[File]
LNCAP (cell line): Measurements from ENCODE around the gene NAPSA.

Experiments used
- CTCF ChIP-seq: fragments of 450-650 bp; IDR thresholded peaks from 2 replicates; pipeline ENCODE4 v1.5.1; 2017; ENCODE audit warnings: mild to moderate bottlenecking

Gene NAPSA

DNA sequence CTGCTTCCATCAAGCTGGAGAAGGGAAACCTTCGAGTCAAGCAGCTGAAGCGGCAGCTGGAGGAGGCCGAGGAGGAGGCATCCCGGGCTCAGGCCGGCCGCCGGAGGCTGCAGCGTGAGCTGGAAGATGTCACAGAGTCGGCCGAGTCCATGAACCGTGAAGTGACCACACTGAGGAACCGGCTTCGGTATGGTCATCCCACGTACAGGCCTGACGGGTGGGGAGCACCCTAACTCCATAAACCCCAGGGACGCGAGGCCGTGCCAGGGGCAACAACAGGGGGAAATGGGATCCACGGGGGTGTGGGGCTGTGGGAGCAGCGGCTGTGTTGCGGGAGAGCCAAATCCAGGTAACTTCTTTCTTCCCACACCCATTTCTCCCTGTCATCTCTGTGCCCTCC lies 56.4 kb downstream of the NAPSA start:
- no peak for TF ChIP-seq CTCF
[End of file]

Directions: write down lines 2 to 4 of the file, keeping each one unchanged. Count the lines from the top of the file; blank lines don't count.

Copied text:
Experiments used
- CTCF ChIP-seq: fragments of 450-650 bp; IDR thresholded peaks from 2 replicates; pipeline ENCODE4 v1.5.1; 2017; ENCODE audit warnings: mild to moderate bottlenecking

Gene NAPSA